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Raising Awareness for a Stroke Side Effect
CINCINNATI (WKRC) -- Tuesday was World Stroke Awareness Day and hundreds in the Tri-State are speaking up about a serious side effect of stroke, which makes communication difficult. Medical reporter Liz Bonis voices their concerns in our Medical Edge.
There are a lot of ways to communicate these days and this group of friends with aphasia would like nothing more than for you to know that and what the word aphasia means. Dr. Gloriajean Wallace say "aphasia is a communication problem that affects reading and writing, and understanding, and one's ability to express themselves verbally." The group has been getting together for coffee and conversation now for years. Many such as Anita have had aphasia for quite awhile. For her it's been 24 years.
Doctor Wallace is a medical speech language pathologist. As an advocate for those with aphasia, she invited us to meet with this group on behalf of the American Heart Association, which is celebrating stroke awareness this month.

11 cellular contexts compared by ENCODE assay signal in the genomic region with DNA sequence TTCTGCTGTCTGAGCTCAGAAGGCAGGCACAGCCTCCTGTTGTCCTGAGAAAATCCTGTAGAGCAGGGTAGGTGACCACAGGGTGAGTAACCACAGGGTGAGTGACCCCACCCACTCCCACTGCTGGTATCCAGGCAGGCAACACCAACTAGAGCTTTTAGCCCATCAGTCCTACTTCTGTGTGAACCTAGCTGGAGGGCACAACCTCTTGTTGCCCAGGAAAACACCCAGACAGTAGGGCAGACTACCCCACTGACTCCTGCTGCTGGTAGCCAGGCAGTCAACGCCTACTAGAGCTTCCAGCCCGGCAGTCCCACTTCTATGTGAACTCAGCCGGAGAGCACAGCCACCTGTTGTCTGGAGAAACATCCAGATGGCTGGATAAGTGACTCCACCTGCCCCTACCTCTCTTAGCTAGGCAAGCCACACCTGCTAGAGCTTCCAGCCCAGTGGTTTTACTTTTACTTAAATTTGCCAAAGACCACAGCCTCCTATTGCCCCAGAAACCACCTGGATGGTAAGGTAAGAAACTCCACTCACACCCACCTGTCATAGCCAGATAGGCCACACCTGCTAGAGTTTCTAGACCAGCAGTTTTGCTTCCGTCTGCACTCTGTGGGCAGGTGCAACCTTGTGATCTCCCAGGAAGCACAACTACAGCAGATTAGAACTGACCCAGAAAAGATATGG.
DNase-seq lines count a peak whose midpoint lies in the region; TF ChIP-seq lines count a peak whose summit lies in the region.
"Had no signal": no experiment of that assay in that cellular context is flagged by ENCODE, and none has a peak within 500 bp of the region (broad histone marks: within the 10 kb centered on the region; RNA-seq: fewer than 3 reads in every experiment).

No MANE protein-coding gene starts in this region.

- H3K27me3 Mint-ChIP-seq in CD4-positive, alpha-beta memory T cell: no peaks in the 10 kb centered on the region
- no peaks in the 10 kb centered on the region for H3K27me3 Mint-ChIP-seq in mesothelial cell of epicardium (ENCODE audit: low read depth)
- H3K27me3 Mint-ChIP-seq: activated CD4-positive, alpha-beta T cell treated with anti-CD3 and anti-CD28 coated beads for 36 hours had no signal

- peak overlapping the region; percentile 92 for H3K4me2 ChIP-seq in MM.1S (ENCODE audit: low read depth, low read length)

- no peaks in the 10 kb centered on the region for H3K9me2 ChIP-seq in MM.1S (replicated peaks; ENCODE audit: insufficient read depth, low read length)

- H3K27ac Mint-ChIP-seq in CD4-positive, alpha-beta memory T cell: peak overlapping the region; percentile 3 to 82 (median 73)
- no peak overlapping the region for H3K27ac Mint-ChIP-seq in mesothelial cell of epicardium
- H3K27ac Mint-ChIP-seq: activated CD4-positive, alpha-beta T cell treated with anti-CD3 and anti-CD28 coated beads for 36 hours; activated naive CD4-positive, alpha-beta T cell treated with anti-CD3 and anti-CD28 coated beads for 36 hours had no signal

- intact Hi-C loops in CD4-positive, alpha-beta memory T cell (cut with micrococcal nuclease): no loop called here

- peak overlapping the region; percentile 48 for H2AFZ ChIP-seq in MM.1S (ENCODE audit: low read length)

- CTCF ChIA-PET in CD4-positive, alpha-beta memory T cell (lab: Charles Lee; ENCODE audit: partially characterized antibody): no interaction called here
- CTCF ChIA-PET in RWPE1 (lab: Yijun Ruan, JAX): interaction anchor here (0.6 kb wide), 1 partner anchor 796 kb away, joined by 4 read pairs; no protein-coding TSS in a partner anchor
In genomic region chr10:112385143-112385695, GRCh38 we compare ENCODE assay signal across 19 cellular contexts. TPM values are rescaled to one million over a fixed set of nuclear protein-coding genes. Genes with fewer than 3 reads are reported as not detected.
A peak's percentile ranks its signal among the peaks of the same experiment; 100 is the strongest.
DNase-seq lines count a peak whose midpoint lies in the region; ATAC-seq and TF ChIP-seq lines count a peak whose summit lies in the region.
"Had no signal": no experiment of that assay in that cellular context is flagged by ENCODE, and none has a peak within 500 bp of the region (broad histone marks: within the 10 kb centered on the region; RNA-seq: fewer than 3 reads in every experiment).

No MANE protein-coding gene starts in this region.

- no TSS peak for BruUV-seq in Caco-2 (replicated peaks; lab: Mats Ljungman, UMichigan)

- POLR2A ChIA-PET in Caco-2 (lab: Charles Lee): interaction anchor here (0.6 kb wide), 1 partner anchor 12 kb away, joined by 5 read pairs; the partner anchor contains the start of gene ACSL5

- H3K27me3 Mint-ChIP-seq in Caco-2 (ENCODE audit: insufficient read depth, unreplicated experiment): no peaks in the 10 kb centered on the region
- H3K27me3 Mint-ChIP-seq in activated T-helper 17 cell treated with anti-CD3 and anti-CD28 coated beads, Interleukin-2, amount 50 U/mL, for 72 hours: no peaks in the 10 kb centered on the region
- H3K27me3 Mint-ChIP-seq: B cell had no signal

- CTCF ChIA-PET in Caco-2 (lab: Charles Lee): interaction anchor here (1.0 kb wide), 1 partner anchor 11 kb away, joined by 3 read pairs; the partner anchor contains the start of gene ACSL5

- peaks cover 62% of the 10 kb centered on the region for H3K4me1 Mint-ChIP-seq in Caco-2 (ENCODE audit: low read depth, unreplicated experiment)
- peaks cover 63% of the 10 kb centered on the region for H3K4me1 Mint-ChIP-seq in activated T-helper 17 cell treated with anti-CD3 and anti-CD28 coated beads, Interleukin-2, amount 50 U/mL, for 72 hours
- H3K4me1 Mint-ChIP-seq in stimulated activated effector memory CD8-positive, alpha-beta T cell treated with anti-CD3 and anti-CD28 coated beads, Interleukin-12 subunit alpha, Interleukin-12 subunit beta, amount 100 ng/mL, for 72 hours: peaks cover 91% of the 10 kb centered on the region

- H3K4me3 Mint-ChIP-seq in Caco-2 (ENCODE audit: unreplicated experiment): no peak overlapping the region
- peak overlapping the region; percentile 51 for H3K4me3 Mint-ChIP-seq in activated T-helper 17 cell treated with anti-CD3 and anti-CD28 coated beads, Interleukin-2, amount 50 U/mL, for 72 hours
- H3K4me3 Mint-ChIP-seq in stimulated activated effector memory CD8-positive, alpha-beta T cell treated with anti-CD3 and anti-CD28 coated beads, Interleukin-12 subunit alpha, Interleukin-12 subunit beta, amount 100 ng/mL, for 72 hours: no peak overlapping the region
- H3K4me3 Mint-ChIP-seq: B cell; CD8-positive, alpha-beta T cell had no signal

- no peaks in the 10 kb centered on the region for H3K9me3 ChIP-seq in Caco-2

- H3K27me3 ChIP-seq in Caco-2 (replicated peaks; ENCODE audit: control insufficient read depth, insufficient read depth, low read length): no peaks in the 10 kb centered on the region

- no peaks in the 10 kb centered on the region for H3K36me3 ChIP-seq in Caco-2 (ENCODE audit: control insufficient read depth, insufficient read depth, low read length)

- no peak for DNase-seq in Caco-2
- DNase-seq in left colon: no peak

We are here because the group wants us to know a couple things about aphasia. What my understanding is, the most important thing is that you understand everything that what we are saying to you, that you need time to communicate, and some other tools.
Those tools include everything from computer voice technology, to simple written words, that allow them to talk back when they can't quite find the words.
Mostly however, as we all do, they just want to be heard. "If a person has difficulty walking we have all kinds of accomodations, we have ramps we have wheelchairs, we have canes, we have walkers but there is no communication ramps, so I want us to make communication ramps, I want us to be good communication partners," says Dr. Wallace.
That partnership starts with listening, giving those with aphasia ample time to talk and if necessary repeating things back.
For information about an aphasia support group, click here.